Good Karma Came Back Around for This Seacoast Brand Coach
I couldn't be happier that this was the ending for this situation, especially since this involves one of the most purely GOOD families in the country -- probably the world -- nevermind just New Hampshire or even the Seacoast in general.
I've known the Lilyestrom family for a few years now. I first met Amber Lilyestrom when I was lucky enough to be able to host some intermission shenanigans during a UNH Men's Hockey game at the Whitt. For whatever reason, I was SUPER nervous, and she cracked jokes and just calmed me right down. And POOF, that was the start of our friendship. I met her husband, Ben, through her. Ben used to be a Dover Police Officer, and one of the best, honestly -- always about enforcing good and helping the community.
They have an adorable daughter named Annika, who is the subject of the good karma that came back around noted in the title of this article. Because over the weekend, somehow, Annika lost her beloved "Kitty" somewhere in downtown Portsmouth. Naturally, like any parent would, Amber and Ben both went crazy trying to track down Kitty.
THANKFULLY, the next day, while once again trekking through Downtown Portsmouth trying to find it, what was sitting on a granite post in Market Square? KITTY! Amber wrote a message of gratitude (that actually got a TON of love and comments) in The (un)Official City of Portsmouth, NH group on Facebook.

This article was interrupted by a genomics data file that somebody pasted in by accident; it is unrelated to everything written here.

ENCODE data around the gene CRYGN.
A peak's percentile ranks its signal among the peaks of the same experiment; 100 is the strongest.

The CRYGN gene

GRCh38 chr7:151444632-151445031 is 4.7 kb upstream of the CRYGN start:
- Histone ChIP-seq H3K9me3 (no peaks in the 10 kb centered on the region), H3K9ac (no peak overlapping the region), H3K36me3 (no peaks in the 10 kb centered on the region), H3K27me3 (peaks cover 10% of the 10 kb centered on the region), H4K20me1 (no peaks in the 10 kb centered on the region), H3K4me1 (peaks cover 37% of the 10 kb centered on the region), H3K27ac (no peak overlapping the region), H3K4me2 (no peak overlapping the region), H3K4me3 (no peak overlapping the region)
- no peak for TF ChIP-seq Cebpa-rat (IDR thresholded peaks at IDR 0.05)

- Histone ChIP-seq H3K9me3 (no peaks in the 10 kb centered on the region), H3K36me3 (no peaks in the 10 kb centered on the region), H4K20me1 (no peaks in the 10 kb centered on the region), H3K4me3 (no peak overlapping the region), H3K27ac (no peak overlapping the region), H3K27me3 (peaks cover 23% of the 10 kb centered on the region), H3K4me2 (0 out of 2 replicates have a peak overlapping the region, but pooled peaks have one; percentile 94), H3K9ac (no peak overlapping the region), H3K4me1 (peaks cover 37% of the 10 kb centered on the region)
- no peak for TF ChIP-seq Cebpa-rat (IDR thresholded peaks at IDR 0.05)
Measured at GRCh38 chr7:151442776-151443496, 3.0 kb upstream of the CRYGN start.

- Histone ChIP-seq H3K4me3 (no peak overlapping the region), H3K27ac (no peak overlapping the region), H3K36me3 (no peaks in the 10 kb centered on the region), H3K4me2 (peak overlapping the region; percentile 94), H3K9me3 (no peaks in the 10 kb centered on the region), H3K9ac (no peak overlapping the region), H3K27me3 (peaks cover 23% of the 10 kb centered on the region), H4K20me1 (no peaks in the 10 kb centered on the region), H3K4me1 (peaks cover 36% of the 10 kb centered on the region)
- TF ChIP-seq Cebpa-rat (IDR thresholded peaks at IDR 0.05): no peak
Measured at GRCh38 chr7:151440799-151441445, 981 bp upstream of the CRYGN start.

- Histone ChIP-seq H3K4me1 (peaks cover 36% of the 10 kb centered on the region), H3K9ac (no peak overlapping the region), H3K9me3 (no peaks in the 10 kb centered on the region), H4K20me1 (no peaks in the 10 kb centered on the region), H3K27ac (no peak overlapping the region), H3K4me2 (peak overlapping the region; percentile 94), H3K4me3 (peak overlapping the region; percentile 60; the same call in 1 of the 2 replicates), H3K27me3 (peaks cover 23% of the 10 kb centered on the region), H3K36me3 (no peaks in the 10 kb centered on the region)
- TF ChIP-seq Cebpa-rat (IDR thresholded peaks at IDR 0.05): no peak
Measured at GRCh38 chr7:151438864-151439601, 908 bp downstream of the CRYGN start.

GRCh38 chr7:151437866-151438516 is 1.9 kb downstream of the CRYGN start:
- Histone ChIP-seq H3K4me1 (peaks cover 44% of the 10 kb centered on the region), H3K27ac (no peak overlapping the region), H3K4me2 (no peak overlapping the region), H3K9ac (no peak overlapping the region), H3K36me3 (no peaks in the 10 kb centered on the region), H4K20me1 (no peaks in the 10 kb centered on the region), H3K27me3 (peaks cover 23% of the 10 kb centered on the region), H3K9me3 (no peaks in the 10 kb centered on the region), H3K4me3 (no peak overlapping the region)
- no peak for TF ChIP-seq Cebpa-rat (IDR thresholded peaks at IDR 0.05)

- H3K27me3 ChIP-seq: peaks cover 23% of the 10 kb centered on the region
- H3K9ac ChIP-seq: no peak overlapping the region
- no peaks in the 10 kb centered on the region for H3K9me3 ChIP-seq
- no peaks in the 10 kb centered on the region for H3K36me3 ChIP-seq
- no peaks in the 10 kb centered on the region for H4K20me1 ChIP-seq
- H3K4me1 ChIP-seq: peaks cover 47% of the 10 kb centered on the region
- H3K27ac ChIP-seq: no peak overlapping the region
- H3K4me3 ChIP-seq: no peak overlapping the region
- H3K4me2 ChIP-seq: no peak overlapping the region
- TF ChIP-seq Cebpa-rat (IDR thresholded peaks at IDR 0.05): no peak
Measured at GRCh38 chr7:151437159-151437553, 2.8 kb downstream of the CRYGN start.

Thank you to the kind soul who placed our daughter’s beloved stuffed kitty on the granite post in Market Square after she lost it in town yesterday. I cannot tell you the relief we felt in seeing it there today after almost 24 hours of it being missing.
We so appreciate this community and the small acts of kindness that often go unnoticed. This meant a great deal to our family.
Little things like this are the big things.
For a family that does and brings a lot of good to others, they deserved this good in return. And so does whoever found Kitty and put her on that granite post in Market Square for Amber and Ben to find. It's like paying it forward in a drive thru line or even holding a door open -- like Amber said in her post: little things are the big things.
This is just the PRIME example of what I say all the time when I mention that no one looks out for their own like New Englanders. Something as simple as finding a stuffed animal and propping it up near where it was lost is the most Maine/New Hampshire/Vermont thing ever. Let's all keep doing more of that.